Chronberg: Thanks. It's an excellent site yes. I found it through Alpenfleger's (did I spell it right? ) sketchbook, so the credit goes to him.
Placeboast: Kiitos, kiitos. I haven't got my copy of Bridgman yet, but when I do, you can expect lot more of that stuff. Also I haven't got a scanner at the moment so I can't post any pencil drawings - which I prefer over wacom when doing drawing studies - right now. I did find his Constructive Anatomy from Archive.org and made couple of digital studies though. Here's one of 'em. I'm trying to tackle one body part at the time, and decided to focus on the arm first.
Ok, here's some new stuff. Study of a simple metal plate from life and arms from Bridgman's Constructive Anatomy.
Last edited by ismo; July 14th, 2009 at 08:13 AM. Reason: typos
Good job, the arms are in my opinion your next best works here after the gorilla. The anatomic forms appear realisticly edgy.
I think I'll buy the Bridgman's Anatomy book to get some traning in anatomy. It costs 8,10 € in Adlibris.com. Do you think that's a good deal?
I checked the biggest finnish bookstore suomalainen.com, and their price for Bridgman's Constructive Anatomy was 6,90 €. The book I bought, Complete Guide To Drawing From Life, costs 13,90 € there. So if you meant the latter, then it's without a doubt a good deal.
that zombie cannibal is scary man... nice SB so far, cant wait to see what u come up with
Jesus Food: Thanks, man.
Sargent study, about 2 h. During the making of this I realised the importance of a good linesketch. I rushed into painting way too early and that lead to fooked up proportions especially in the face area. Figuring out the proportions first with line saves you valuable time! Gotta remember the importance of a solid foundation in painting from now on.
First update in a while. I've been very busy with school (read: I've been lazy) lately and there's been really no time left for art. I'll promise to update more frequently from now on.
Did this on a 3h traintrip. Inspired by the passing trainyards, but no reference was used.
That train painting is absolutely great!! You are very talented! I really like the clours and the athmosphere!
Fast still life/color practice. Painted just what I saw at the moment on my table.
edit: heh, had to do another right after. Too much fun.
Last edited by ismo; September 11th, 2009 at 07:43 AM. Reason: adding picture
Last one for today: a late night rusty scifi-enviro!
I think I'm finally starting to grasp the use of color dodge and texturing using the chalk brushes. Maybe over did both a bit in this one, but atleast I had a blast doing it.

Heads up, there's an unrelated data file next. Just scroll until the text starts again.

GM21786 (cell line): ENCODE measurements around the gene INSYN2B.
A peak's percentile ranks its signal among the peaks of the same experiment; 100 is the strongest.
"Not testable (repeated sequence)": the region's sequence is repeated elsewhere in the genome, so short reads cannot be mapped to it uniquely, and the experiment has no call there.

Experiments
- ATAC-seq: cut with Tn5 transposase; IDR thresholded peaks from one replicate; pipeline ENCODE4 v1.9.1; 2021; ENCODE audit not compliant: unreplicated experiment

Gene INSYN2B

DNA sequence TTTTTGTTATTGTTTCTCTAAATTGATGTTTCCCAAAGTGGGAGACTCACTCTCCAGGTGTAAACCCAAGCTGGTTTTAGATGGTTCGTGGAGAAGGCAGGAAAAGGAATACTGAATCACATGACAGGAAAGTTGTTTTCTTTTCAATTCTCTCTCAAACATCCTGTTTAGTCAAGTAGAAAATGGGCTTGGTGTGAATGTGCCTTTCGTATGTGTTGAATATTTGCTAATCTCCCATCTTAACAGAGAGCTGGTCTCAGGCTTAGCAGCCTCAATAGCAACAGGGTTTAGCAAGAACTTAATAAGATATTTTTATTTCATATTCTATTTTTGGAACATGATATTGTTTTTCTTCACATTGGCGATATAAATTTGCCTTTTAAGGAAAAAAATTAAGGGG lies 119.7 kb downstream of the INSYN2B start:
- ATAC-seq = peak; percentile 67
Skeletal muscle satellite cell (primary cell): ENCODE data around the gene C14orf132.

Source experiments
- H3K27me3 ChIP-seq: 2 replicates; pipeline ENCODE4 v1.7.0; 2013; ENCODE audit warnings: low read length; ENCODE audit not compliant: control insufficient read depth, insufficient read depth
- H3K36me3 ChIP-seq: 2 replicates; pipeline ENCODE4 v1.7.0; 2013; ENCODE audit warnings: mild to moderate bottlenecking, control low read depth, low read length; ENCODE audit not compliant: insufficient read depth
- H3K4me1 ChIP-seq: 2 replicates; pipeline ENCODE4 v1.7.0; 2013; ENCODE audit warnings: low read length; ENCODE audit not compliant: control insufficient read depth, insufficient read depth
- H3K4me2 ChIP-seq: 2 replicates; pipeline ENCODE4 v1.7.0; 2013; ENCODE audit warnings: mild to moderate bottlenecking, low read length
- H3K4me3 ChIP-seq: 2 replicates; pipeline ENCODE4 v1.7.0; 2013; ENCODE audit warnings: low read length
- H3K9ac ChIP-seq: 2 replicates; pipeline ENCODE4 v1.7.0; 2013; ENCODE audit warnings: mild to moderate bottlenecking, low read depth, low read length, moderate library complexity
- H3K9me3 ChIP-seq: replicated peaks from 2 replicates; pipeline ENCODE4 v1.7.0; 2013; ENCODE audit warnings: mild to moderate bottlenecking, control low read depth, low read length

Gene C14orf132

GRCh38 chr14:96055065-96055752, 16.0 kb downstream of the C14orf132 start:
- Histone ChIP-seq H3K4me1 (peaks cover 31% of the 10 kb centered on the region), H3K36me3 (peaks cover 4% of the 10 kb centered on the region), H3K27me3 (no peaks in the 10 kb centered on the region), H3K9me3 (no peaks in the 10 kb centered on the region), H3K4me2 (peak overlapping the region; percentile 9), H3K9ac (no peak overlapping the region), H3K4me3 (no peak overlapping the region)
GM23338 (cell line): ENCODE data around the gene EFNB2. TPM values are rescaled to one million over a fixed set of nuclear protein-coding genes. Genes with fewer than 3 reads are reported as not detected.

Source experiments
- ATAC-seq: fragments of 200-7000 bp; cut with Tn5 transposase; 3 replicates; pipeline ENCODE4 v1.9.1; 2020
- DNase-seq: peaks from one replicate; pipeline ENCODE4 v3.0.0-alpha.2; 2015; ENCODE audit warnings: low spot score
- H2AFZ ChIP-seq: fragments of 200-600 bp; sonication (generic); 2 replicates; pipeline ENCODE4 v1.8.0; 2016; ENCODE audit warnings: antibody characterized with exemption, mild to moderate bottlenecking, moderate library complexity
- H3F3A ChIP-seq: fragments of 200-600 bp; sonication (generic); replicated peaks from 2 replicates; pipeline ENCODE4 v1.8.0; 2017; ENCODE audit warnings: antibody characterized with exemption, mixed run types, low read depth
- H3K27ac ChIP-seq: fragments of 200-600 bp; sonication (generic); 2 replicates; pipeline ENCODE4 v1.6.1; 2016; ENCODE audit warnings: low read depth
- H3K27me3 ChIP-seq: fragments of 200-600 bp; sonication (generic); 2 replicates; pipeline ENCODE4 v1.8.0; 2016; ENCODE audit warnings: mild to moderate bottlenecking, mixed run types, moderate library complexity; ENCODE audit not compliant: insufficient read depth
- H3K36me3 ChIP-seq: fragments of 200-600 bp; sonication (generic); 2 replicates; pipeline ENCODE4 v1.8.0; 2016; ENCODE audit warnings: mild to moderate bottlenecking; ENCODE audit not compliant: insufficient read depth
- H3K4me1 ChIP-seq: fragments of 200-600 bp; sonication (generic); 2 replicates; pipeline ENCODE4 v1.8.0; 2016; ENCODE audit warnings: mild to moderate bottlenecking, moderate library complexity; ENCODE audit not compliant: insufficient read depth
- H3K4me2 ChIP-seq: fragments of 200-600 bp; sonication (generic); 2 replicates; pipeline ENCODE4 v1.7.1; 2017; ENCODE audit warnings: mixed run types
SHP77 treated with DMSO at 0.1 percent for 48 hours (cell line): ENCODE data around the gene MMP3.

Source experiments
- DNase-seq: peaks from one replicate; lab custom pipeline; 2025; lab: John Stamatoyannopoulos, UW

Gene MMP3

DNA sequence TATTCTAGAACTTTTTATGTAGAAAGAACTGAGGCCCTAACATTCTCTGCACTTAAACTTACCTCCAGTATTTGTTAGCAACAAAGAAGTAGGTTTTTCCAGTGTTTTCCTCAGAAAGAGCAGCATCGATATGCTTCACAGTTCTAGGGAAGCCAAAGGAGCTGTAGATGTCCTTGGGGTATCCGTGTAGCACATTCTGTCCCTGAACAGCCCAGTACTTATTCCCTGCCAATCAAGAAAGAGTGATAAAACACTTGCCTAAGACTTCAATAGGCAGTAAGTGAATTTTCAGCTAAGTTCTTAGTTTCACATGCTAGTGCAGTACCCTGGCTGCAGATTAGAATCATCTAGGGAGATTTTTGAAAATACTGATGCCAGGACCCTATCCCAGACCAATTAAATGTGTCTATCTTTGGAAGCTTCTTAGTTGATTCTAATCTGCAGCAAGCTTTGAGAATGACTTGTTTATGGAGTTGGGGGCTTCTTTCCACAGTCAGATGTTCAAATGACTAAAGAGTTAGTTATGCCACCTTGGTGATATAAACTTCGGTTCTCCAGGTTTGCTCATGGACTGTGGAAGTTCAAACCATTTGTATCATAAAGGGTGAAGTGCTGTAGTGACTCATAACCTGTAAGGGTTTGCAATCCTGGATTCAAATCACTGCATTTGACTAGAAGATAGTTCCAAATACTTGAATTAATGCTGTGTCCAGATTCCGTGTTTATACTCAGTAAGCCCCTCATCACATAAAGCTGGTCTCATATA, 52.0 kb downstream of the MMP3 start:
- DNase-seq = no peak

I'll also post the EOW I participated. Not that happy with it though.
Heya Ismo, thanks for stopping by my sketchbook!
I can see you do vary the themes alot more than I do, and structurally everything seems right.
Some of your images have somewhat blurred edges, but nothing that a sharpen can't fix.
On the other hand, you seem to dominate light and color very well, I like it. Keep it up
No time for drawing today, so I'll post an older Edelfelt study and a modified DSG entry.
Started studying art history as a minor at the university today. Yay!
Frank Gressie: Nice words, thanks a lot!
Randis: Thanks! Your sketchbook is filled with killer stuff. It's such an inspiration to me.
Morgado: Your're right about the blurriness. I've been struggling with that a long time.
Last edited by ismo; September 14th, 2009 at 04:16 PM.
Stone texture study.
spam! Very random speedy bot.
What I've found out about it, it's because of 2 factors: brush used and the way you use it. If you use the brush in a glazing manner too much, things may start to get blured.
But in a last ditch effort to save an image, you copy it, give it an unsharp mask filter, and erase whatever you don't want sharpened
Morgado: Thanks for the tips.
PippinIncarnate: Thanks. Trains resonate well with me too because I grew up in a town that was originally build around a railroad junction. Got lot's of railroad engineers in the family too
I took the time to practice some nudes from photos. After all, what's a CA sketchbook without boobies.
And why not include some zombie boobies as well...
Last edited by ismo; September 26th, 2009 at 06:31 AM.